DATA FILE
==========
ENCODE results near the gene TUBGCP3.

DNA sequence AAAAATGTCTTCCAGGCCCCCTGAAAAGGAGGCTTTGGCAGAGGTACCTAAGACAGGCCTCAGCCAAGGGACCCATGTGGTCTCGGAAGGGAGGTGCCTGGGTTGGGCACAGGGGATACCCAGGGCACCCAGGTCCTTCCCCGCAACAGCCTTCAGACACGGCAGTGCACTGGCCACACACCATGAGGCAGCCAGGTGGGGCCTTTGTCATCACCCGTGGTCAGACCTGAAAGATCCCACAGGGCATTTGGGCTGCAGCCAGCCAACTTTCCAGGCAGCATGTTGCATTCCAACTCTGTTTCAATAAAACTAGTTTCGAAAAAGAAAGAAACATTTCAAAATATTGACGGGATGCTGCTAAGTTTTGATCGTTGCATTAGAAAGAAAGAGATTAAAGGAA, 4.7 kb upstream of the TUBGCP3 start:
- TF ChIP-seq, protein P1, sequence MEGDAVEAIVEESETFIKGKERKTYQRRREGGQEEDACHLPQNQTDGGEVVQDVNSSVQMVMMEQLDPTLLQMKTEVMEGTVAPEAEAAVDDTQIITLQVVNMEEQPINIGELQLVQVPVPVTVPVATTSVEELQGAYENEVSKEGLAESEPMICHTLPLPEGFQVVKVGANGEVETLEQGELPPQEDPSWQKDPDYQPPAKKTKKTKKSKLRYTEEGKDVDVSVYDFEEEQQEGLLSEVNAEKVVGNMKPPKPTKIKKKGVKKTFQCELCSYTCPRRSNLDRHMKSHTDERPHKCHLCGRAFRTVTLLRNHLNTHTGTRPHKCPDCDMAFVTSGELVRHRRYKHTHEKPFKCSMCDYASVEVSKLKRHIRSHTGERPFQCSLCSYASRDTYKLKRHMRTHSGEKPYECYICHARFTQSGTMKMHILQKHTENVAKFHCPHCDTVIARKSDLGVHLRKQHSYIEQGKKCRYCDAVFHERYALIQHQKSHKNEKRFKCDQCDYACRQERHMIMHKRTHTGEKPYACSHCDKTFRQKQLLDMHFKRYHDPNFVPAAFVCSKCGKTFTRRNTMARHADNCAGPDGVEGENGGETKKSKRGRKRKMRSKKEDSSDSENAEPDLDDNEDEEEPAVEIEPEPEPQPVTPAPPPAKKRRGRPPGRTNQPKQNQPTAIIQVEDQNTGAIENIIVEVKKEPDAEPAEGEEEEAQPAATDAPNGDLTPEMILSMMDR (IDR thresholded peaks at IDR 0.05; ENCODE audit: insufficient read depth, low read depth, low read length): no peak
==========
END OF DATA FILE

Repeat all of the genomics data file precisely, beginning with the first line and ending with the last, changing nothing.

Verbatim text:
ENCODE results near the gene TUBGCP3.

DNA sequence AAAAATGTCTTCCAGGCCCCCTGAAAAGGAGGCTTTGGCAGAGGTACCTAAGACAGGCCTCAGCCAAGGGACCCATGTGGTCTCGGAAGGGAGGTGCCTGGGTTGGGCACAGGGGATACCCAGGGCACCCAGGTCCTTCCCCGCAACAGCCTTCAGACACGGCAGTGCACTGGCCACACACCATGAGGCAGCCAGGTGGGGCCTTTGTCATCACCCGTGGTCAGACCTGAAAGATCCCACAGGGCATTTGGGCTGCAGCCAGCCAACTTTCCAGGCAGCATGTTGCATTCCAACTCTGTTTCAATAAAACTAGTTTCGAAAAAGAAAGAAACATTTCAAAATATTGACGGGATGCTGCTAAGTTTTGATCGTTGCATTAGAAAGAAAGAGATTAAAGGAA, 4.7 kb upstream of the TUBGCP3 start:
- TF ChIP-seq, protein P1, sequence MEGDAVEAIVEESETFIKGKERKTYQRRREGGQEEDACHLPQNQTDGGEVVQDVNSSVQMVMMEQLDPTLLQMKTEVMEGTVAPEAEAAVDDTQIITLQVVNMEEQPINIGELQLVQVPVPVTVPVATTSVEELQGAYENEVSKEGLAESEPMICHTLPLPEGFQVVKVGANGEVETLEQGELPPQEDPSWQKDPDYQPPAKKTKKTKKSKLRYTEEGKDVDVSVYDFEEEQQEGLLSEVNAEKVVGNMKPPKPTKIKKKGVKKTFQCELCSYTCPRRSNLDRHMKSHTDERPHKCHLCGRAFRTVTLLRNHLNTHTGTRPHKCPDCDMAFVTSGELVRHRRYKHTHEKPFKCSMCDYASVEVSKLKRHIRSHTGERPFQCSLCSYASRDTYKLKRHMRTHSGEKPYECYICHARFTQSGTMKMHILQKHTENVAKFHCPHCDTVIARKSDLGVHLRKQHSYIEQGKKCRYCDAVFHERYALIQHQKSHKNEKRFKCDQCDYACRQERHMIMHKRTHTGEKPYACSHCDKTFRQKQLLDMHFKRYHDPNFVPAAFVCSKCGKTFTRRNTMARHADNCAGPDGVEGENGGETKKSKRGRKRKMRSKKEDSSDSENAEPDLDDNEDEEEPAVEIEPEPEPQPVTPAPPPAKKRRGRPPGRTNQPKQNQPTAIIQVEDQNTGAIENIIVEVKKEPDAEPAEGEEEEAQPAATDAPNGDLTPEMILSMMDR (IDR thresholded peaks at IDR 0.05; ENCODE audit: insufficient read depth, low read depth, low read length): no peak